Fountain

They used WHAT? On top of WHERE?

Architecture is widely known as a problem-solving profession. And sometimes, solving those problems means using materials or solutions one would never normally associate with design.

Like bowling balls, for example...

Yes, you read that correctly. Bowling balls! 

For the new Fountain Middle School in Fountain-Fort Carson School District 8, CRP was working to create an open, yet iconic commons stairway, inspired by the design currently in the Tivoli Student Union. As a focal point of one of the main school spaces, we knew it had to be unique and visually inviting.


However, the challenge in achieving this aesthetic was designing the rounded caps of the railing posts while staying in budget and avoiding extended lead times for fabrication. There was also the idea of incorporating a marbleized look to accent this monumental stair. But once again... budget. And as we all know, marble is not the cheapest of material options.

Working alongside our interior designers, Jean Sebben Associates, meant a creative solution was on the horizon. During a preliminary design meeting, Mike Esch, JSA's Design Director exclaimed, "What if we used bowling balls?". While not a common statement in our usual schematic planning discussions, no one could think of a reason of why NOT to use bowling balls.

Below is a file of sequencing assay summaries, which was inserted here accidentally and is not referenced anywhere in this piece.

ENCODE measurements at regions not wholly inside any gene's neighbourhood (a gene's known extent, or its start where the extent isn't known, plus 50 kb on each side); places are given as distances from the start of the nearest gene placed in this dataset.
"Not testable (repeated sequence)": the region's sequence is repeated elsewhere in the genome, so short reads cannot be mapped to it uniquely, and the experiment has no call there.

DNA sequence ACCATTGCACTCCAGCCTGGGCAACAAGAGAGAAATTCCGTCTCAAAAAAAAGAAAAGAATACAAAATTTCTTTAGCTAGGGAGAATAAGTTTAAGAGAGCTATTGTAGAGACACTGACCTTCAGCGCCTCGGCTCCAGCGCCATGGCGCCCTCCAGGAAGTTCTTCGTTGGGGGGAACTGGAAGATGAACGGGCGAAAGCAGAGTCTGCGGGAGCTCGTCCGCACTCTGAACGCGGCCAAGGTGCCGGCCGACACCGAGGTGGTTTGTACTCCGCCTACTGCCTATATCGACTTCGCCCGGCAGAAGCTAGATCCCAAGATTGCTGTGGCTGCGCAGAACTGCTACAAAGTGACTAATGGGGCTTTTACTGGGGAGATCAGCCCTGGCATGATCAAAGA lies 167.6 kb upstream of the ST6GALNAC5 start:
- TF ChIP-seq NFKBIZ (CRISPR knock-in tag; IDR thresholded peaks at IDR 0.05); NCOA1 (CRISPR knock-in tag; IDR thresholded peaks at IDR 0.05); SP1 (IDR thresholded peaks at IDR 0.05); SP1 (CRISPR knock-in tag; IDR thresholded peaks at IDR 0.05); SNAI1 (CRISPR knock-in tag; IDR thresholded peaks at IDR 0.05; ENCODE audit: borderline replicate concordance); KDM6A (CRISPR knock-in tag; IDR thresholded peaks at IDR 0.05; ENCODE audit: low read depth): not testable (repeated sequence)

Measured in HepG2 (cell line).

So here we are, over a year in the making...

As we wrap up the first phase of this full-building replacement project, we'd like to introduce the official Bowling Ball Capped Stair Rails featured at Fountain Middle School.

In collaboration with Brunswick, we selected a color blend (Patriot Blaze) that celebrated the school colors, red and blue. They ran a special order of non-logo bowling balls for use on this project alone. Each ball was carefully measured and cut for assembly atop the stair post's custom diameter. This also meant that there are no post caps like another, each one is individual in nature; a symbolism in acknowledging that no two students are the same, with each and every one bringing a unique character and light to the new facility.  Art C. Klein Construction worked meticulously in detailing and executing the full installation process. This intriguing touch definitely adds something special to the sense of pride and overall experience. And as Brunswick would agree, "Experience Is Everything".

Special thanks to: Jean Sebben Associates, Brunswick and Art C. Klein Construction